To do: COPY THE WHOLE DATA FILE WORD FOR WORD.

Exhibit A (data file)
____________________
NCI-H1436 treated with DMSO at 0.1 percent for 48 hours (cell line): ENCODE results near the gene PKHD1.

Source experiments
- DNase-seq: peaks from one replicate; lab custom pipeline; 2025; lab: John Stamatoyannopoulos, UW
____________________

NCI-H1436 treated with DMSO at 0.1 percent for 48 hours (cell line): ENCODE results near the gene PKHD1.

Source experiments
- DNase-seq: peaks from one replicate; lab custom pipeline; 2025; lab: John Stamatoyannopoulos, UW